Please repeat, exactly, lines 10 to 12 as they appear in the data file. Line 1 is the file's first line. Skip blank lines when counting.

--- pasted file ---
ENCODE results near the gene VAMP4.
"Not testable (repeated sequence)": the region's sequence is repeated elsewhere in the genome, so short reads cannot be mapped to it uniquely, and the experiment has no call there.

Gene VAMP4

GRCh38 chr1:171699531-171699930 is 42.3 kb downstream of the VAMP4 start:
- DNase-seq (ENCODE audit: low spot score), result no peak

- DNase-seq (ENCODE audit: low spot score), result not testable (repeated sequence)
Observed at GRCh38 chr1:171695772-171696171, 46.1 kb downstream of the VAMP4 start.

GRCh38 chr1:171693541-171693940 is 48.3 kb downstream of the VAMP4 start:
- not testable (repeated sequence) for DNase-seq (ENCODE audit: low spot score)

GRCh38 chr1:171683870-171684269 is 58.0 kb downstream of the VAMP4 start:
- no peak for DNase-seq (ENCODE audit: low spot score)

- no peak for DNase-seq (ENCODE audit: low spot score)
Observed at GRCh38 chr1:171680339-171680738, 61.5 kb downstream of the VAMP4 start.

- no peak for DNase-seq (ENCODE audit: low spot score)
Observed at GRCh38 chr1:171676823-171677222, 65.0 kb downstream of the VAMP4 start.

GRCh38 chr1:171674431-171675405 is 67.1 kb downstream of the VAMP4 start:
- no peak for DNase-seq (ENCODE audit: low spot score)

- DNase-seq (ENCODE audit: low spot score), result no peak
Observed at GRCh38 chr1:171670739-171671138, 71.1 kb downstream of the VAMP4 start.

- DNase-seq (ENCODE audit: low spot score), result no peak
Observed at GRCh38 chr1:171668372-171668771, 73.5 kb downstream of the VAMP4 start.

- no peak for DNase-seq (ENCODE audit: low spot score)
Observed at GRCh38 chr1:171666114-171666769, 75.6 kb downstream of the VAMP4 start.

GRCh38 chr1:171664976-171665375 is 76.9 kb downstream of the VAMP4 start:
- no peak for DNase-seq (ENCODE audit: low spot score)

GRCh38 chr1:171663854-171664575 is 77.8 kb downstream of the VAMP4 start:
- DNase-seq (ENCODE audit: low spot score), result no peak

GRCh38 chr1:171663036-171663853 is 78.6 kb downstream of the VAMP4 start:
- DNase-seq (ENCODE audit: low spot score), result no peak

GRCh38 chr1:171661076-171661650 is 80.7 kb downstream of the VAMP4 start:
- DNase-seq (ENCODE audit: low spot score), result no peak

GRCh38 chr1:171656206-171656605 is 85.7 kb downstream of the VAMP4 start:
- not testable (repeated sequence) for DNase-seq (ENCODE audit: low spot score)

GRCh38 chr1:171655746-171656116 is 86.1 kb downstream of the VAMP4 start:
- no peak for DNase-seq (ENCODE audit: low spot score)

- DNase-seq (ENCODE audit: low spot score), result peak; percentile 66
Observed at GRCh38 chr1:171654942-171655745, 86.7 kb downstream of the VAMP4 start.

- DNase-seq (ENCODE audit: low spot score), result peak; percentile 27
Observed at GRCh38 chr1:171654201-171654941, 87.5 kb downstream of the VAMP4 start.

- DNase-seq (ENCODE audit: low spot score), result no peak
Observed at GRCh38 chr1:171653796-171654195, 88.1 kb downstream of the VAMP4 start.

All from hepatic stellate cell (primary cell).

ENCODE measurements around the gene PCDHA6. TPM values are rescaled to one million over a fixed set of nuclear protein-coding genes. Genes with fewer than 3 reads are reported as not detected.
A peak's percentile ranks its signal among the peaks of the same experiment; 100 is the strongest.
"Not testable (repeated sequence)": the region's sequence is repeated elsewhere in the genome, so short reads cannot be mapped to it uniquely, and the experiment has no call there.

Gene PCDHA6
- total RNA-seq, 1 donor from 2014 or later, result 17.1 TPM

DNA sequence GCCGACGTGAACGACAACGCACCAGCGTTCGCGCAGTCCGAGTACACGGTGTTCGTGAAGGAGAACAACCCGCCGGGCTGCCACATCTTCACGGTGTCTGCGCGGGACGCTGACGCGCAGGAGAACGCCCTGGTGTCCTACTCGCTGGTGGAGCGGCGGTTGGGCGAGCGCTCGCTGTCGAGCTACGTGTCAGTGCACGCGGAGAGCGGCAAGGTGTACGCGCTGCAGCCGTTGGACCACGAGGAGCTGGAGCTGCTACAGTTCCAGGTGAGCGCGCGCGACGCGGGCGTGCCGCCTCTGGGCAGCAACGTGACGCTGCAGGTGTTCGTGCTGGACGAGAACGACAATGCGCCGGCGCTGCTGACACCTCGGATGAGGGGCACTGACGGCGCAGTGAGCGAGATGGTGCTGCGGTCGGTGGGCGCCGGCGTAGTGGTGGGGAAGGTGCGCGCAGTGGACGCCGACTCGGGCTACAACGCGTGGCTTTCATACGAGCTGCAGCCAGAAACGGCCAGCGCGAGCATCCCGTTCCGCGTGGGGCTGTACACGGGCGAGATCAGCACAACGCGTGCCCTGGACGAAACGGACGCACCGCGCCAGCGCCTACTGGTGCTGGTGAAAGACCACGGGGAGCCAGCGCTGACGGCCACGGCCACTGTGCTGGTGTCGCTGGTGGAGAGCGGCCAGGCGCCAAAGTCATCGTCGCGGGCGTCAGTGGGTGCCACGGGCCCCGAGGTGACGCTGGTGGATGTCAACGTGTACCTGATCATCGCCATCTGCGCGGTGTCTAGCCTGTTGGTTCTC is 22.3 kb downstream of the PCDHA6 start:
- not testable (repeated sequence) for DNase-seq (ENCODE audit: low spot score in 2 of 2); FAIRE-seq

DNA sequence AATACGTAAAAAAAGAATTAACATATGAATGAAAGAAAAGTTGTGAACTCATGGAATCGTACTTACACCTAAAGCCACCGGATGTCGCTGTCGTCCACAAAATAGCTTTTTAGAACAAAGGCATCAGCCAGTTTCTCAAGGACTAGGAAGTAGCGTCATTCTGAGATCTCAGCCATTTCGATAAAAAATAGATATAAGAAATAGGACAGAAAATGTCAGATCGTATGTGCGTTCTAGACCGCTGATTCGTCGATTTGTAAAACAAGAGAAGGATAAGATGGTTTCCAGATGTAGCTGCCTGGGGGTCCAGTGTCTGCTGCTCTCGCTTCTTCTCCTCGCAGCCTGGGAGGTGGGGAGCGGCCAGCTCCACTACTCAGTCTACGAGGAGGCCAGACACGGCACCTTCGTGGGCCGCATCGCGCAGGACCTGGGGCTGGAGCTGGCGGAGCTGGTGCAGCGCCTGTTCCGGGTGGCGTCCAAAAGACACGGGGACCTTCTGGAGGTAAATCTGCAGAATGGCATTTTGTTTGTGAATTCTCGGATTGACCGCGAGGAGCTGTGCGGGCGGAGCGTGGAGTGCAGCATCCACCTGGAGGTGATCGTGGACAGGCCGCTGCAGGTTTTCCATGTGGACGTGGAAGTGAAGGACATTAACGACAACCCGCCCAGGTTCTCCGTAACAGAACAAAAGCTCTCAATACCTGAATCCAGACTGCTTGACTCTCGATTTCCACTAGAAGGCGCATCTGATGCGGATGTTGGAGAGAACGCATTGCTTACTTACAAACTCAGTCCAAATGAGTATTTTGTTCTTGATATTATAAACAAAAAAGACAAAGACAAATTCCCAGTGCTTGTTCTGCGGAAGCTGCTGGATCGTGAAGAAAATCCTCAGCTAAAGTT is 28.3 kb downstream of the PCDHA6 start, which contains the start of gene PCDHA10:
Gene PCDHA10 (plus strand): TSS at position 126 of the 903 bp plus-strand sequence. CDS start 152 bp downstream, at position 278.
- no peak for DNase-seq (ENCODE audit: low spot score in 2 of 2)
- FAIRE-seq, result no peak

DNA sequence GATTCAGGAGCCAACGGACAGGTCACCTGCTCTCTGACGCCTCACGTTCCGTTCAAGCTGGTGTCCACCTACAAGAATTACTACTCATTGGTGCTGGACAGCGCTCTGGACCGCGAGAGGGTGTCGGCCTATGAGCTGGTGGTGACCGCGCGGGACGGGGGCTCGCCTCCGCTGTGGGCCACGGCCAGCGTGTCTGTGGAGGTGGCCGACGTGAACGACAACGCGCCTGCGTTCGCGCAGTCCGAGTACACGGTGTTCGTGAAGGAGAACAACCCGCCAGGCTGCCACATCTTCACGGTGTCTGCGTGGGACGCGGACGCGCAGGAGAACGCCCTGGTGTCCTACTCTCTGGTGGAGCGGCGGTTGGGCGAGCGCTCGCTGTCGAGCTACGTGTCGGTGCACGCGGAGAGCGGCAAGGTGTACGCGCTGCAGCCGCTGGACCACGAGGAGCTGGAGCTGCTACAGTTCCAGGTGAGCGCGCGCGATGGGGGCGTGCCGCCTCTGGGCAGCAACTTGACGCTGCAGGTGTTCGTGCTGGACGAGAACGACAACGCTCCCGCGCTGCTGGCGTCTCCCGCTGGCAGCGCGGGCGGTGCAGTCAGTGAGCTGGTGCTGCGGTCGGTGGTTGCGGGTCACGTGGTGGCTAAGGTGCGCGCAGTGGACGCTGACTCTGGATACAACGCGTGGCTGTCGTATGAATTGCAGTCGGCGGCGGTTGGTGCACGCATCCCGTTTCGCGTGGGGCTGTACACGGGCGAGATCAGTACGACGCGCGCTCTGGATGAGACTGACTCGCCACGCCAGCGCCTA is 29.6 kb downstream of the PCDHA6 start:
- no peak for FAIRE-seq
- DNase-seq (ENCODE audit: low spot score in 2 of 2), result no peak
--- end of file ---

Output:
GRCh38 chr1:171683870-171684269 is 58.0 kb downstream of the VAMP4 start:
- no peak for DNase-seq (ENCODE audit: low spot score)

- no peak for DNase-seq (ENCODE audit: low spot score)